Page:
A Jewish Moment in Jakarta

Map of Indonesia

All b’nei mitzvot are unique, but this past December, Harold Kleine’s bar mitzvah was different than most, as it may have been the first such ceremony in Indonesia in nearly 80 years. Thanks to Covid, everyone at Washington Hebrew was comfortable working via Zoom, so following Shabbat services in D.C. (early morning in Indonesia), clergy, family, and friends gathered either in-person or online to make some history. Journal Editor Ori Hoffer spoke with Harold and his father Michael in an email interview. It has been lightly edited for length and clarity.

First off, what brought you to Jakarta? How long have you been there?

[MICHAEL KLEINE] We came to Jakarta for work and have been here since August 2021. It’s been an amazing experience. Indonesia is the world’s fourth largest country (behind China, India and the U.S.) and the world’s largest Muslim-majority nation. It’s a dynamic place rich in culture and history, and is comprised of 17,000 tropical islands, so there’s no shortage of beautiful places to explore.

What were some of the challenges in preparing for the bar mitzvah?

We had two main challenges. The biggest was the absence of any organized Jewish community in Jakarta. The closest synagogue is in Singapore, about an hour-and-a-half flight away. That’s generally where Jewish expats would go for b’nei mitzvah, weddings, etc. The second challenge was travel. When we began planning Harold’s bar mitzvah, travel was mostly shut down because of Covid and we couldn’t count on being able to get to Singapore or anywhere else. That’s when we reached out to WHC. Cantor Hamstra, Paul Nass, and other members of the WHC team were incredibly supportive in working with us and helping Harold prepare. There’s a 12-hour-time difference, so lessons were generally early morning in D.C., early evening in Jakarta. And everything flowed beautifully from there.

We set up a makeshift shul in our house, created Siddurim for the guests, and ordered kippot and a tallis for Harold on Amazon. The only thing missing was a Torah. We expected the technicalities of linking in friends and family from throughout the U.S. and Japan would be a challenge, but WHC orchestrated the online format seamlessly. Thus, Rabbi Miller in Washington was able to call my 102-year-old father in Connecticut to the “bimah” in Jakarta for an Aliyah, as Harold’s Japanese grandparents watched from Osaka. It was incredible.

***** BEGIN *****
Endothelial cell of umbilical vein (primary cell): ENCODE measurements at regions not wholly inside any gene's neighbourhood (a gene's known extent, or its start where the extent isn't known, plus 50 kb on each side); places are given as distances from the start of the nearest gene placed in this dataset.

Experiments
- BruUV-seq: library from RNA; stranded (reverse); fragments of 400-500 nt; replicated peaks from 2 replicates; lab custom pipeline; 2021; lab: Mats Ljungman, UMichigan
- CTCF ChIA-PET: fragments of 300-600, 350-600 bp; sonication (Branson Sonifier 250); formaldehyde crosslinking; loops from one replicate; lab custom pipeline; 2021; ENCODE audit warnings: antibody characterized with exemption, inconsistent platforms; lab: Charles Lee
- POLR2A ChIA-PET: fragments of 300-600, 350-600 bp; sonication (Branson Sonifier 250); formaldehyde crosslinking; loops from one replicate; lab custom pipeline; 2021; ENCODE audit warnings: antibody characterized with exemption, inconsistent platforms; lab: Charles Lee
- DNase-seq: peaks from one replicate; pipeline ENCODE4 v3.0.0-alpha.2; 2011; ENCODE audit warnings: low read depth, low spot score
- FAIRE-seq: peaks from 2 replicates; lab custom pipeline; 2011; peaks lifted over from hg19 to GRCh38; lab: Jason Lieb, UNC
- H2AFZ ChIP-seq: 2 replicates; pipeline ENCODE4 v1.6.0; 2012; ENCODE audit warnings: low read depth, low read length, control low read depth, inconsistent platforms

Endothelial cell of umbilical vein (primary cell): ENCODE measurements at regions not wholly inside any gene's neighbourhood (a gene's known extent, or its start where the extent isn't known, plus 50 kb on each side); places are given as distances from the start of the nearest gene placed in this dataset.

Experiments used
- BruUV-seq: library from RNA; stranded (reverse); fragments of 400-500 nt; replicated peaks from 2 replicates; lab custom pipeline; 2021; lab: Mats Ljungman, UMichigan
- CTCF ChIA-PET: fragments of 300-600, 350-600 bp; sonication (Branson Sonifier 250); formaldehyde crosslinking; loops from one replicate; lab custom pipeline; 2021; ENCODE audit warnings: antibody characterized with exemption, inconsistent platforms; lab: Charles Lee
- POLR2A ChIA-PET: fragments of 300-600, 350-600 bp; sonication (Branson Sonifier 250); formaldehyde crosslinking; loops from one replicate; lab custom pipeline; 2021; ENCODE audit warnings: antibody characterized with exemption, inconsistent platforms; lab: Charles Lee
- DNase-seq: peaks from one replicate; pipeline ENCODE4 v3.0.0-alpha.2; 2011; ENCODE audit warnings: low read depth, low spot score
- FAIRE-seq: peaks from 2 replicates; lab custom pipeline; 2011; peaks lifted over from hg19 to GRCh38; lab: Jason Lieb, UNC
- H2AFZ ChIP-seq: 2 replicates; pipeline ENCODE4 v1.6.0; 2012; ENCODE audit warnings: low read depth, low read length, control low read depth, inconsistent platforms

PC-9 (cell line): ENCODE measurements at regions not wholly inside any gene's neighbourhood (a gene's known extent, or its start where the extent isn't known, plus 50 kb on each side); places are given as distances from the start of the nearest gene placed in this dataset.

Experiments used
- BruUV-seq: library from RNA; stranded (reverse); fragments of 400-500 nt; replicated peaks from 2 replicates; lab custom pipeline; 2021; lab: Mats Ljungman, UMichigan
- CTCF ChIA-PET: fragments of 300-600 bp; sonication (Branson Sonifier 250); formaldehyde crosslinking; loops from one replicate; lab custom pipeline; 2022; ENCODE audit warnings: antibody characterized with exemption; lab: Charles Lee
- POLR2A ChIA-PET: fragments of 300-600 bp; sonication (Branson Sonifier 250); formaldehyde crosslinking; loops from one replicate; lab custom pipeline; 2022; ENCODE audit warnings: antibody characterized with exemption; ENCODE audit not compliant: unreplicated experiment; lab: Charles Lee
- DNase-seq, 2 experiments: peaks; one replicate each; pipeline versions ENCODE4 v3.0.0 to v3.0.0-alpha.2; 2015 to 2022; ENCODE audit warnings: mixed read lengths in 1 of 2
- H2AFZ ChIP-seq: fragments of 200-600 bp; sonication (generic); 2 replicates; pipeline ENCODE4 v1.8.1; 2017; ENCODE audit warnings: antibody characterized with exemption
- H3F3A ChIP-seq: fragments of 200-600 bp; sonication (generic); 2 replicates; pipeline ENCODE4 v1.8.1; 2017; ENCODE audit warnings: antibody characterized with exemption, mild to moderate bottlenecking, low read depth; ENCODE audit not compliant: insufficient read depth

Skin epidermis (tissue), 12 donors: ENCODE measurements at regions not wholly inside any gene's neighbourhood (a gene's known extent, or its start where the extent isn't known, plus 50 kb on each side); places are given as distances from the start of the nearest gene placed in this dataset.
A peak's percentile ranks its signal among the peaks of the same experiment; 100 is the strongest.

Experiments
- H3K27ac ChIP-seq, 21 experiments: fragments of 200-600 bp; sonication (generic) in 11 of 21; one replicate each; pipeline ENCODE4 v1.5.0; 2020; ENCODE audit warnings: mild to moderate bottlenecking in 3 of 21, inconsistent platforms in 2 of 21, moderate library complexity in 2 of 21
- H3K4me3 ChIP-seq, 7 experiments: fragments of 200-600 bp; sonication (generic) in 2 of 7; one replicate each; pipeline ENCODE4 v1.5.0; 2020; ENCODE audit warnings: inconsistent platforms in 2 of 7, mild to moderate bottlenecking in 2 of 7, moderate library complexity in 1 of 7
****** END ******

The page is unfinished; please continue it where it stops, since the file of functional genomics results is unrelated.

Harold said in his d’var torah that this may have been Jakarta’s first b’nei mitzvah — why is that?

That probably wasn’t quite right. There were a number of Jews here during the Dutch colonial period who practiced Judaism relatively freely. That ended in 1942, when Imperial Japan invaded the Dutch East Indies (now, Indonesia) and resettled all Westerners in internment camps. The Jews who survived generally emigrated to Australia, Israel or the United States. Currently, Indonesia’s Constitution provides for freedom of religion, but for only six religions: Islam, Hindu, Baha’i, Buddhism, Catholicism, and Protestantism. So while there probably were b’nei mitzvah in Jakarta before 1942, Harold’s may have been the first in the past 80 years.

What does it mean to you to have made this happen?

We are extremely proud of Harold. He was determined from the start to figure out a way to have a bar mitzvah, despite the challenges outlined above. And Harold’s Jewish-American-Japanese heritage makes this occasion even more poignant. While Imperial Japan was responsible for ending the pre-1942 Jewish community in Indonesia, it’s now somebody who is half-Japanese who has brought Jewish traditions back to life here.

Harold, how have you explained what this was all about to your friends over there?

[HAROLD KLEINE] I really didn’t talk too much about it. Most people in Indonesia have never met a Jewish person before, and since Judaism’s not an “approved” religion, it’s hard to know how they would react. I did invite a few friends, though, who thought the service was really cool.

How does it feel to be a “first”?

It’s exciting! I was nervous at first, but now I feel a real sense of accomplishment and new connection with my Jewish roots.